Be Quiet 2-15-10

Reading Time: 5 minutes

I knew it was going to be a bad week, Harriet had left three messages for me to call her back.

‘Janet’, says Harriet, when we finally connected. I could tell by the sound of her voice that I was right that this wasn’t going to be good. “Daisy is at it again. She says you aren’t doing your job.” “What exactly is she talking about!” I say, barely able to control the mounting cuss words that want to come out of my mouth. “You know, same old thing” says Harriet. I can hear the little bit of niggling doubt in her voice that she is hoping I will dispel. Despite the fact that Daisy has no particular jurisdiction over the job I am or am not doing that is being discussed between she and Harriet, nor does she have any reason to provide any critique to Harriet concerning said job, Daisy can be THAT convincing and clever and alarm-producing.  “I have done blah, blah. And then blah…” I explain and defend and drone on as I iterate the various realities that contradict the complaints of Daisy.

You need to know something about Daisy (not her real name) to understand where I am going with this story. She is a smart, knowledgeable, interesting woman (maybe not her real gender), who has always struck me to be like other people: she has the need to love people and have them love her back. But there is something wrong with Daisy.  Publically, she is gracious, complimentary, and formally sincere and engaging. However, and I know this from personal late night phone calls from her, in private she has become increasingly interested in confessions of doubt about various people. She can be dangerously malicious. And as she has gotten older, she develops levels of hatred for what seems to be random individuals, which at times consume her. Nothing dissuades the tide of her emotion once she gets started and it has always been with utter amazement that I have listened to whom she chooses to target.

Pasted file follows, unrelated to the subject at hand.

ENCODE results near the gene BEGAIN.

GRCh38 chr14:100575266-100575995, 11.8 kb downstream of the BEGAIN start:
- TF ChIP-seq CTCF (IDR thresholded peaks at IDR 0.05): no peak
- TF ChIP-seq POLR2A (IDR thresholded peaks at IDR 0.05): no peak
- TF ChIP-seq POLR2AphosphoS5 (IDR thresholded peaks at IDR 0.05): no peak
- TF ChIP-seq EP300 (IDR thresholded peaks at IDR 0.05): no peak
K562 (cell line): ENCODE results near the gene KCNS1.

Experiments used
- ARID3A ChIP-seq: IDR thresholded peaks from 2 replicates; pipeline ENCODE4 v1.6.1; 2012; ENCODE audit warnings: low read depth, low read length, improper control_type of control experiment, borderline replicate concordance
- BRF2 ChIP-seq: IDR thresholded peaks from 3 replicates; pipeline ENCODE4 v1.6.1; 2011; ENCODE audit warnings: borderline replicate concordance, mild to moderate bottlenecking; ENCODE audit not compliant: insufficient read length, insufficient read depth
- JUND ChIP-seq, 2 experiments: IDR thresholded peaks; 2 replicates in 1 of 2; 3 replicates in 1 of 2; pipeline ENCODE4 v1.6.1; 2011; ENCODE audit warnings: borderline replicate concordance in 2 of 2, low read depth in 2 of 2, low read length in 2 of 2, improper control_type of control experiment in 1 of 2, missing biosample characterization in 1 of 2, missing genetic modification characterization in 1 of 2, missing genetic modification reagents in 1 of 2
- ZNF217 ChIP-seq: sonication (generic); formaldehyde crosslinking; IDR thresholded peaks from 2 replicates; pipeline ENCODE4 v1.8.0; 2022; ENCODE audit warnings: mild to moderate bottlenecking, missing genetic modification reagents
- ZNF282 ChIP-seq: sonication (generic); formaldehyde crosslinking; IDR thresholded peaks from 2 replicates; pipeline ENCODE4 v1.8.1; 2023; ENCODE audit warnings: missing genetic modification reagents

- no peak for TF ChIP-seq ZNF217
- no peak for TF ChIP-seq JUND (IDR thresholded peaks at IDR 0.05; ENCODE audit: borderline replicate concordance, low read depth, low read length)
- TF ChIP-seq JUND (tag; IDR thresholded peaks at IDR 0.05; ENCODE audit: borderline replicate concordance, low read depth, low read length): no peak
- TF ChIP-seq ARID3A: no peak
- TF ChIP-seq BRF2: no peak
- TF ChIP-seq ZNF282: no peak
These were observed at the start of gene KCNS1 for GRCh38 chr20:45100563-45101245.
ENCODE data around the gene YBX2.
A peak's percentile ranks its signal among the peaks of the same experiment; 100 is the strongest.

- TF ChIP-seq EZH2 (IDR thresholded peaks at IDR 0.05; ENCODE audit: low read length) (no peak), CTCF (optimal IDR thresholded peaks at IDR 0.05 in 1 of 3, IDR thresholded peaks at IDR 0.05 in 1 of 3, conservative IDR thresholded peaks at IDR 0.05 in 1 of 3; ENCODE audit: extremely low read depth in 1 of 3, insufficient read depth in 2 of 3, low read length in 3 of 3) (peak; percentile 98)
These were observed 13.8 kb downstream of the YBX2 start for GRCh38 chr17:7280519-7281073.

I can feel Harriet’s relief over the phone.  “I had complete faith in you,” says Harriet, truthful and friendly, calmed. We both acknowledge to ourselves the ramifications Daisy’s dramatic fallacies have created and the machinations we have had to incur to fix them. The machinations we are still incurring to fix them.

“You know its just because she is hoping she can come in and save the situation,” Harriet says.

Yeah, I know, I think to myself. But I am really angry. As Harriet keeps talking I realize that Daisy’s level of gossiping has increased to damaging lies about me and I realize how much this person who I once counted as a dear friend actually hates me. I wonder to myself how someone can outright lie about someone they have professed being friends with, but I remember the last time I saw Daisy. There was something different in her eyes that day. The softness of friendship had been replaced by the hard glint of hatred in her false smiling brown eyes.

“You know her better than I do, Harriet says. What has happened?” I don’t answer because I don’t know. “What did she expect that you having this conversation with me was going to produce, Harriet” I ask her. Harriet doesn’t say anything for a minute and then admits, “Like I said, she was probably hoping that she would be called upon to come in and do what you were supposed to be doing. Which you are doing,” she interjects quickly. Harriet can tell I am nearing the end of my patience. “Don’t worry about her, okay. This is the way she does things. She talks behind the scenes trying to create a problem. She is not going to say any of these lies publicly. Everybody knows what she is like.”